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Boughton, Dunkirk & Hernhill
War Memorials



HERBERT WILLIAM FOREMAN

Driver     93520

29th Division Ammunition Column, Royal Artillery


who died on 23 October 1915

Herbert Foreman was born in Hernhill in about 1887, the son of Christopher and Ellen Foreman. In the 1901 census he was aged 14 living with his widowed mother Ellen at Dargate with his two brothers and two sisters, and working as a houseboy. He later married Rosetta Tong, and in the 1911 census they were not long married, and he was working as a market gardener.


He is remembered with Honour on the War Memorial at Hernhill, and on the Mikra Memorial in Thessalonika, Greece.


He was on board HM Transport SS Marqette en route from Alexandria to Salonica when she was torpedoed off Platanoma Point.

Photos - CWGC


The Marquette, official number 106972, was a 7,057 gross ton ship, length 486.5ft x beam 52.3ft, x31.3ft, one funnel, four masts, single screw, triple-expansion engines, 770 NHp and a speed of 14 knots.  Built in 1897 by A. Stephen & Sons Ltd, Glasgow as the Bodicea for Wilson's and Furness-Leyland Line, she was then sold to the Atlantic Transport Line in 1898.  On 15th Sep.1898 she was renamed.She was then employed as a British war transport and painted grey. [North Atlantic Seaway by N.R.P.Bonsor, vol.3, p.1090]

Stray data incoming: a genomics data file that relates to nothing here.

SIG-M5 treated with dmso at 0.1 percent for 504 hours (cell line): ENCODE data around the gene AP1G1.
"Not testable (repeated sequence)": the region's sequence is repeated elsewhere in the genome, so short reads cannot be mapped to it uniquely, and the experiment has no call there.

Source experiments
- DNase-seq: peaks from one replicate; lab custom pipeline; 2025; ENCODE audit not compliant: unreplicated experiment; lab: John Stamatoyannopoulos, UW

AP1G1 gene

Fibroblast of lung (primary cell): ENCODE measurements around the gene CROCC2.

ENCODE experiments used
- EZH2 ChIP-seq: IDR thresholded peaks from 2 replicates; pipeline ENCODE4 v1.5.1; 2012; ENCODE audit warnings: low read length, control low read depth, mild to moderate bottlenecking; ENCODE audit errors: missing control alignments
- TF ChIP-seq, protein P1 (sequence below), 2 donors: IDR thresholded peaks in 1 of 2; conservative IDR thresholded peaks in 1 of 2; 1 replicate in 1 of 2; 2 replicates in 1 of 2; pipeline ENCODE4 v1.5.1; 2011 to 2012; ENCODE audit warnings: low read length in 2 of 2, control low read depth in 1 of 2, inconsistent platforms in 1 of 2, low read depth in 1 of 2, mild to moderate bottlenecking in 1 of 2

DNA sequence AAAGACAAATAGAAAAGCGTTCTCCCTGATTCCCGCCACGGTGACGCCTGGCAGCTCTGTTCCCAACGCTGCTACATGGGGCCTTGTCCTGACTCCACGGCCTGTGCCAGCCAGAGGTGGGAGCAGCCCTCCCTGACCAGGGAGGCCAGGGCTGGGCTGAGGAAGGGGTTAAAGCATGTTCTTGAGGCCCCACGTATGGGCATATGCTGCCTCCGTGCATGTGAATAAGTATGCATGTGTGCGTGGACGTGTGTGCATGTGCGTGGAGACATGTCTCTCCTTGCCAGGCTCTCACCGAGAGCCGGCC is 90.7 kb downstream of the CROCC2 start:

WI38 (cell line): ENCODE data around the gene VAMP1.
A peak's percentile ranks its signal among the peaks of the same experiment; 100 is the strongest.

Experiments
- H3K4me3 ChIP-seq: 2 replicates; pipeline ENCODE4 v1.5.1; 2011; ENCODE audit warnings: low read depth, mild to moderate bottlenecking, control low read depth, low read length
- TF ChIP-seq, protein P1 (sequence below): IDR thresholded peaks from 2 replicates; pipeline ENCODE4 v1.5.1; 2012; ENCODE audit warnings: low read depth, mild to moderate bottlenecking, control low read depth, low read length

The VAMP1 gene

The H.M.Transport S.S. Marquette  left Alexandria Harbour, Egypt on October 19 1915 for Salonica, Greece.  The passengers and crew carried out lifeboat drills, as there were rumours there was German U-boats in the area.

On the evening of the fourth day the escort, the French destroyer "Tirailleur", left the convoy. At 0915 the next morning, October 23th Capt. Dave N. Isaacs NZMC (the Quatermaster)  was out strolling on deck with several nurses and drew their attention to a "straight thin green line about 50 yards away streaking through the water towards the ship", a periscope was seen cutting the water, and a terrific explosion on the forward starboard side signalled the ship had been struck by a torpedo.  At once the steamer Marquette began to list to port, but righted herself and then began to sink by the bow.

She sank in thirteen minutes with a heavy loss of life - 128 troops including,10 nurses and 29 crewmen.

She was a legitimate target carrying 22 officers and 588 other ranks of the 29th Division Ammunition Column, Royal Field Artillery with its vehicles and animals, and staff (8 officers, 9 NCO's, 77 other ranks of the NZMC), equipment and stores of the No. 1 New Zealand Stationary Hospital including the thirty-six nurses of the NZANS as well as the HT Marquette crew (95). A total of 741.

She was also loaded with ammunition and 541 animals including many horses and mules. She was torpedoed off Platanona Point, 30 to 36 miles (57.5 kilometres), south from the anti-submarine net at Salonica Bay, which would have meant safety, by the U.35 under Lt-Cdr Waldemar Kophamel.  

Someone talked! Both in Cairo and Salonica the news that the Marquette had been struck was released some hours before the happening took place. 

[Wartime Disasters at Sea by David Williams]

Sources:

Nation al Archives in association with  Ancestry.com.  1901 and 1911 England census database.

Commonwealth War Graves Commission website: CWGC.org

Wartime Disasters at Sea by David Williams



Mikra Memorial